Essay on Winds of Change: European Imperialism in Africa

Essay on Winds of Change: European Imperialism in Africa

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Imagine being with your family in your home and a neighbor comes and tells you that aliens have invaded a distant town and have taken half of its population and killed the other half. Chances are that you would think that they had lost their mind and would ignore them. In our society today we would find something like that to be highly unlikely. Now imagine that you and your family have good relations with the town that had been invaded. You have played sports against them growing up and you do your shopping there. You know that the citizens of that town are tough individuals and would not be easily defeated. The tribes of the lower Niger River had experienced these same things in the late 19th century. Although they were not invaded by aliens, they were invaded by foreigners. They were invaded by Christian missionaries from England. The natives did not believe the stories of their neighboring village being destroyed and suffered the consequences. When British imperialism found its way into Africa it had quite profound effects on the indigenous populations such as deterioration of ancient tribal practices, hostile situations, and death and suffering on both sides.
In the village of Umuofia, located near the lower Niger River, the citizens lived what they would have considered to be normal lives. They worked and built houses and survived. In Umuofia, the men had to be tough. They would work all day doing what they considered to be man’s work. Any man who did not want to do this work was considered weak, lazy, and effeminate. (Achebe 13,14) Another part of the Umuofian society was that there were four titles in the village of which every man was to aim to get. If a man did not manage to gain any titles he was considered to be on t...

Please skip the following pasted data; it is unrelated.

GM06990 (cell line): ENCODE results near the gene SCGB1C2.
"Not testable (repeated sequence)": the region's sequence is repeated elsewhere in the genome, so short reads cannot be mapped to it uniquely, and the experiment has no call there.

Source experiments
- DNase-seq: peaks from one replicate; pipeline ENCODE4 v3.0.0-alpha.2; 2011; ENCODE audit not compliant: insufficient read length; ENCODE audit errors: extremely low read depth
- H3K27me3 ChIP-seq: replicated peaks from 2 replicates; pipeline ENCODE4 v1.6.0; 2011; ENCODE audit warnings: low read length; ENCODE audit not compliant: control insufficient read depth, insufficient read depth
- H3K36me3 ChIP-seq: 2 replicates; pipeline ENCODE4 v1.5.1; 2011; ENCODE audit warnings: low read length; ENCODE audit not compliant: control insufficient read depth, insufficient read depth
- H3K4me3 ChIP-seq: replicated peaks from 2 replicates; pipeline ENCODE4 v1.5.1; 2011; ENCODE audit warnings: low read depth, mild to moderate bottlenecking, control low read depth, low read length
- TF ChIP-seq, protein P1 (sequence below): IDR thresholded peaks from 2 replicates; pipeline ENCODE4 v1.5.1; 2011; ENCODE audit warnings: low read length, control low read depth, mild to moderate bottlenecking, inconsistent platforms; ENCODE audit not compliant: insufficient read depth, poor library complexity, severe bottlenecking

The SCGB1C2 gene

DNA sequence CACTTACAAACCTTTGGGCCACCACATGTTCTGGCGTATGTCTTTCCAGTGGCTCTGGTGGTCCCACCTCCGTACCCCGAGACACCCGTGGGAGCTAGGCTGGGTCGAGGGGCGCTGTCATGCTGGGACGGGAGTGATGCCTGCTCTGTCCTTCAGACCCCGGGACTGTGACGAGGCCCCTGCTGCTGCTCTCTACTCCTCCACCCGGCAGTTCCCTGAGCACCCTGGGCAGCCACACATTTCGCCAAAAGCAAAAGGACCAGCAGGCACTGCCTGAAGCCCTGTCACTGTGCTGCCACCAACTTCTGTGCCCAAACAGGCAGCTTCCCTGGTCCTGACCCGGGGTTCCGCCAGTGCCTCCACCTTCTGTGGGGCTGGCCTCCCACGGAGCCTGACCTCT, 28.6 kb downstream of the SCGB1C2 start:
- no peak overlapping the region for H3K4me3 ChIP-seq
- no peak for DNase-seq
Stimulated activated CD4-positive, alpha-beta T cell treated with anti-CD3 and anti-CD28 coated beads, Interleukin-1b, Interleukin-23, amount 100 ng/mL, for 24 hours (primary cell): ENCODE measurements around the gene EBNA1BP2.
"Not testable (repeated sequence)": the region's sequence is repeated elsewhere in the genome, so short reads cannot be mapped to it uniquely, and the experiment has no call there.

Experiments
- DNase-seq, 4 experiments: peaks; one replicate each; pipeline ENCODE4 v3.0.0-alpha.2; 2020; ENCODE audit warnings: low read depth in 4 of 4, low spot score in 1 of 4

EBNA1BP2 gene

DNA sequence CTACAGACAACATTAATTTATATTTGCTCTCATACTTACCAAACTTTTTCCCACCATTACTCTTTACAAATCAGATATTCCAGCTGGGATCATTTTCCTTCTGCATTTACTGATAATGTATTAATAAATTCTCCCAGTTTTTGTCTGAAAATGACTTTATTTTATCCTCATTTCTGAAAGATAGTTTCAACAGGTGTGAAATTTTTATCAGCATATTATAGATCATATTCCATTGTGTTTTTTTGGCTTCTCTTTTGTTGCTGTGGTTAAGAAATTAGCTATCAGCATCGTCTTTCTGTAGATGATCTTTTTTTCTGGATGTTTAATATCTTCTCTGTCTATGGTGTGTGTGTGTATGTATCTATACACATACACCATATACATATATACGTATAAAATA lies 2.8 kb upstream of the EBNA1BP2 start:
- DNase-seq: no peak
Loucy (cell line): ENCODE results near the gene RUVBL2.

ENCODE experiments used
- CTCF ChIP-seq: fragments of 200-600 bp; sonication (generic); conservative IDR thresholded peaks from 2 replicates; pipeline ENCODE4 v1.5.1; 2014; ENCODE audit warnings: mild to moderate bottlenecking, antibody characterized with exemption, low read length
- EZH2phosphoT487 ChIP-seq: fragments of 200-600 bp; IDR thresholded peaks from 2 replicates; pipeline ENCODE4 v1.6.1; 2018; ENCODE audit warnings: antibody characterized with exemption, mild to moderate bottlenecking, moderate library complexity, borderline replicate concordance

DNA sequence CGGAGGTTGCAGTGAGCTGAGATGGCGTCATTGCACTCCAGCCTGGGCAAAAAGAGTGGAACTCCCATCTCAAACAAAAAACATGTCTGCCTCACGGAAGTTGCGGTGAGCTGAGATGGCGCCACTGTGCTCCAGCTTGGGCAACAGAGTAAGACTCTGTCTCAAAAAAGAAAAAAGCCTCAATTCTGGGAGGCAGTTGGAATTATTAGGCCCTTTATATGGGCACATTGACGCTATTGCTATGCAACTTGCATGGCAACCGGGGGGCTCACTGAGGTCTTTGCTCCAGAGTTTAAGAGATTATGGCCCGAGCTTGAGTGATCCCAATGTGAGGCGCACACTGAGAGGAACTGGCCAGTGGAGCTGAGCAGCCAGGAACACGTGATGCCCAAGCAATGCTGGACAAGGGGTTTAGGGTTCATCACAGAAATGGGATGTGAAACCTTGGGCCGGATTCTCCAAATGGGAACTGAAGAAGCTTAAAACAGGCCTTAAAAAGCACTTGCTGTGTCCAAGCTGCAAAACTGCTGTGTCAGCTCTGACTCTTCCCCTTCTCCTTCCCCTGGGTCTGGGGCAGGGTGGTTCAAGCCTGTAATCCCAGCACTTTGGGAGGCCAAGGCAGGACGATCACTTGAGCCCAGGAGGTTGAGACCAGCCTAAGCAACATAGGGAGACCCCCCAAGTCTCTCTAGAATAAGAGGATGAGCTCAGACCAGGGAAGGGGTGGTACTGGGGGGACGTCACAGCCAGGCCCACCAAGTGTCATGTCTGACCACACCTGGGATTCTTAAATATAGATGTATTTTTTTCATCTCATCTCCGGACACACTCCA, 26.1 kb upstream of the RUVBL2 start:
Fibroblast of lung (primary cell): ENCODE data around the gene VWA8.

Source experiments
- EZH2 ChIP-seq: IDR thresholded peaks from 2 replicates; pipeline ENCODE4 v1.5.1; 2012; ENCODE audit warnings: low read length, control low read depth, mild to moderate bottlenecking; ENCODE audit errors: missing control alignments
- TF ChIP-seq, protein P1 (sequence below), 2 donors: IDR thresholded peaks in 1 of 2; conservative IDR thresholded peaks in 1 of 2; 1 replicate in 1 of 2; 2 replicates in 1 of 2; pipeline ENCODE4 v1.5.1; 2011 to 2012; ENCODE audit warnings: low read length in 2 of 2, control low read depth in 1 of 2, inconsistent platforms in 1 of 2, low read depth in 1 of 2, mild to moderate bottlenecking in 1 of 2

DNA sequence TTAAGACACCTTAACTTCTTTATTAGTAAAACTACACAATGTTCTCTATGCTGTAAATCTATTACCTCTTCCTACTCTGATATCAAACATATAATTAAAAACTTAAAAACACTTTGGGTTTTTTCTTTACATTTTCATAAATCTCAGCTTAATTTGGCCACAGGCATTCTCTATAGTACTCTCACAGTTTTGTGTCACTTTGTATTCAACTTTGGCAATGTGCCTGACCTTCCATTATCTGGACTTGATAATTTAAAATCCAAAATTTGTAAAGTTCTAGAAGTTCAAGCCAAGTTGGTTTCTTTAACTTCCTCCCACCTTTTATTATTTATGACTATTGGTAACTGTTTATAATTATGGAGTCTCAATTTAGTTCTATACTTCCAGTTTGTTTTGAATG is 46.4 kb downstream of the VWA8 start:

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...uld hear their side of the story. After they arrived and arrested them and kept them imprisoned for three days without giving them food or water. The only way in which they were to be freed was for the villages to pay the district court two hundred fifty bags of cowries. Upon receiving the money the commissioner let the exhausted elders go. (Achebe 193-197) It seemed as though the commissioner was trying to show all of the villagers just what they were up against.
In conclusion, the English missionaries and soldiers were too much for the small African villages. Some of the Africans decided to fight until the very end and some decided to join the Europeans. The Europeans power enabled them to force their lifestyle and beliefs onto the Africans and cause mandatory assimilation.



Works Cited

Achebe, Chinua. Things Fall Apart. New York: Anchor Books, 1959. Document.

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